While the favored device for PACS images is the common cathode ray tube display, these popular, reliable, high-resolution monitors are not perfect. One problem is their curved surface. Radiographs were previously viewed on a flat light box.
While the favored device for PACS images is the common cathode ray tube display, these popular, reliable, high-resolution monitors are not perfect.
One problem is their curved surface.
Radiographs were previously viewed on a flat light box. Presenting them in digital form on a CRT with a curved surface will cause distortions, said Hans Roehrig, a professor of radiology at the University of Arizona.
"The problem is similar to making flat maps of the spherical earth," he said.
Distortions of this type can lead to clinical problems in procedures in which exact anatomical dimension is critical. Millimeter precision is necessary in stereotactic breast biopsies, orthopedic surgery, and radiation oncology.
Flat-panel LCD displays are one alternative to curved CRTs, but LCD image clarity depends on viewing angle, Roehrig said. Viewed straight ahead, on-axis contrast ratios can be as high as 300:1. But if the viewer moves off axis either side to side or up and down, the contrast ratio drops significantly, he said.
Roehrig recently evaluated a second alternative, the flat-surface CRT. He compared the performance of these flat-surface CRTs with traditional curved-surface CRTs. Measurements on the monitors, which were identical in all other respects (1600 x 1200 pixels, calibrated to the DICOM Grayscale Display Function Standard), included dynamic range, display function, veiling glare, and spatial uniformity.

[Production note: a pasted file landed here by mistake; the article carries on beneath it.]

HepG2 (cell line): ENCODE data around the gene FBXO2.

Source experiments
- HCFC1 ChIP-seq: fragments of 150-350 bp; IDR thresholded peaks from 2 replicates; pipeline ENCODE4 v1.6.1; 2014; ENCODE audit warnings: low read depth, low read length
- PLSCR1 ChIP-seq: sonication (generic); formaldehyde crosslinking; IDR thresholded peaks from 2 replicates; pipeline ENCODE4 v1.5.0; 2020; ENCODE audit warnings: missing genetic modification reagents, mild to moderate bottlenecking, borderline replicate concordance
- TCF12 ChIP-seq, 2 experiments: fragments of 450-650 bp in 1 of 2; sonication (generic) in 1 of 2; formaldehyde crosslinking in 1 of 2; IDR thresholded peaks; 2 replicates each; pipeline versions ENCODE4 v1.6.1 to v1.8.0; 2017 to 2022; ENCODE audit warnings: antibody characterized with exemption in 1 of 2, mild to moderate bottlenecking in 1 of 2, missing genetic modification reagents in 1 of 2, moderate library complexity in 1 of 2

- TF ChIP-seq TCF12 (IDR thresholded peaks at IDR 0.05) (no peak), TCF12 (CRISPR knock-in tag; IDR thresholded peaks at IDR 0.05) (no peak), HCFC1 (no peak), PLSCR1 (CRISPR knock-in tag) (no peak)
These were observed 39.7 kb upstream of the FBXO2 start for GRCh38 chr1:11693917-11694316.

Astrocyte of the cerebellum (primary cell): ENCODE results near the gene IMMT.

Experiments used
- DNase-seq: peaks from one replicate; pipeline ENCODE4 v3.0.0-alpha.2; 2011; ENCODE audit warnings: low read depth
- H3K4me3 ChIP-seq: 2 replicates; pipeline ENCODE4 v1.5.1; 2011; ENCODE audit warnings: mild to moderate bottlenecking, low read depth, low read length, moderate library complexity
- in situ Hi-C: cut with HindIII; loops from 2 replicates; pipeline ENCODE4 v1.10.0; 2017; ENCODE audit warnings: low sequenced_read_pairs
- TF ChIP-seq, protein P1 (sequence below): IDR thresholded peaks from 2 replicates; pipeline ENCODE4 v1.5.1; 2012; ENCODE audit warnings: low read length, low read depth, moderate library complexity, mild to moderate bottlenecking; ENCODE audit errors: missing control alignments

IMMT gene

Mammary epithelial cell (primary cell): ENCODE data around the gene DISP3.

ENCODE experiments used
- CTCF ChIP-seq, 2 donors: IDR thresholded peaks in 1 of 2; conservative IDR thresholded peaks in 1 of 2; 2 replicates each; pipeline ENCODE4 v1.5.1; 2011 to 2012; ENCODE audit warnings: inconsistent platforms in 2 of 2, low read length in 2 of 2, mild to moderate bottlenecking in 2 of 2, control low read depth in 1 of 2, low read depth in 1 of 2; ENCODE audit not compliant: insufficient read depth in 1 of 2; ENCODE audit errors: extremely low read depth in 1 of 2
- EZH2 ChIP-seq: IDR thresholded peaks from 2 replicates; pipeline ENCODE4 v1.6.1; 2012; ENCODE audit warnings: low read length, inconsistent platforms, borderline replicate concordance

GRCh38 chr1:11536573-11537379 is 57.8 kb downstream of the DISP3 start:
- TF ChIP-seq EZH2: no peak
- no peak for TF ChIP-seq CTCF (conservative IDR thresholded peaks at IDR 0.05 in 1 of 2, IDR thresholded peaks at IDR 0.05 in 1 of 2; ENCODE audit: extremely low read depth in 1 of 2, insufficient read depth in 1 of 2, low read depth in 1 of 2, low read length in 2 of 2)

The curved and flat CRTs were found to be similar in many respects based on physical evaluation. But, overall, the curved CRT fared better in terms of signal-to-noise ratio, uniformity, and veiling glare, according to Roehrig.
Paradoxically, four of four radiologists in the study preferred the flat CRT.
"The physical data generally showed that the flat CRT was slightly inferior in performance compared with the curved CRT, yet the radiologists seem to prefer the flat CRT and felt that diagnostic information was not impaired," Roehrig said. "It seems that the benefits of less glare and fewer geometric distortions may induce radiologists to sacrifice some of the advantages in display performance."
In order to determine if this trade-off is clinically acceptable, Roehrig recommends a more elaborate receiver operating characteristic (ROC) study.
"An ROC study would determine if there's a performance cutoff point at which the curved CRT yields better performance than the flat CRT despite the subjective preference of the radiologists," he said.